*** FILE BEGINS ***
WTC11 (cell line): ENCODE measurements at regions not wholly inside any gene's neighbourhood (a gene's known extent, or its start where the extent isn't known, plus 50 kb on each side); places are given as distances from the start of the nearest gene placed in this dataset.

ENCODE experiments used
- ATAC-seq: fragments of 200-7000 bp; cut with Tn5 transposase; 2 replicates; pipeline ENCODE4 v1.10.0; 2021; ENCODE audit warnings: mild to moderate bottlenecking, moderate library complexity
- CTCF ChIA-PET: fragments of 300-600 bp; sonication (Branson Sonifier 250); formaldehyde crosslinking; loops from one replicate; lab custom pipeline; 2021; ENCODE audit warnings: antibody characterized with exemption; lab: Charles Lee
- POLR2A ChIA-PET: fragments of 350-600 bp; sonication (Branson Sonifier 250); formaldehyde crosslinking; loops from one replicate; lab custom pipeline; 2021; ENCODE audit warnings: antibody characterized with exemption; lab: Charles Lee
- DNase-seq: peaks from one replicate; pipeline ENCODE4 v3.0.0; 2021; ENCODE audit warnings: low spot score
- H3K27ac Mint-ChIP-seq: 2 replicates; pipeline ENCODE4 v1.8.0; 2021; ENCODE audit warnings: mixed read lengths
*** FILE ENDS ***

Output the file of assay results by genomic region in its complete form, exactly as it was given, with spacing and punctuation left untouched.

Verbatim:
WTC11 (cell line): ENCODE measurements at regions not wholly inside any gene's neighbourhood (a gene's known extent, or its start where the extent isn't known, plus 50 kb on each side); places are given as distances from the start of the nearest gene placed in this dataset.

ENCODE experiments used
- ATAC-seq: fragments of 200-7000 bp; cut with Tn5 transposase; 2 replicates; pipeline ENCODE4 v1.10.0; 2021; ENCODE audit warnings: mild to moderate bottlenecking, moderate library complexity
- CTCF ChIA-PET: fragments of 300-600 bp; sonication (Branson Sonifier 250); formaldehyde crosslinking; loops from one replicate; lab custom pipeline; 2021; ENCODE audit warnings: antibody characterized with exemption; lab: Charles Lee
- POLR2A ChIA-PET: fragments of 350-600 bp; sonication (Branson Sonifier 250); formaldehyde crosslinking; loops from one replicate; lab custom pipeline; 2021; ENCODE audit warnings: antibody characterized with exemption; lab: Charles Lee
- DNase-seq: peaks from one replicate; pipeline ENCODE4 v3.0.0; 2021; ENCODE audit warnings: low spot score
- H3K27ac Mint-ChIP-seq: 2 replicates; pipeline ENCODE4 v1.8.0; 2021; ENCODE audit warnings: mixed read lengths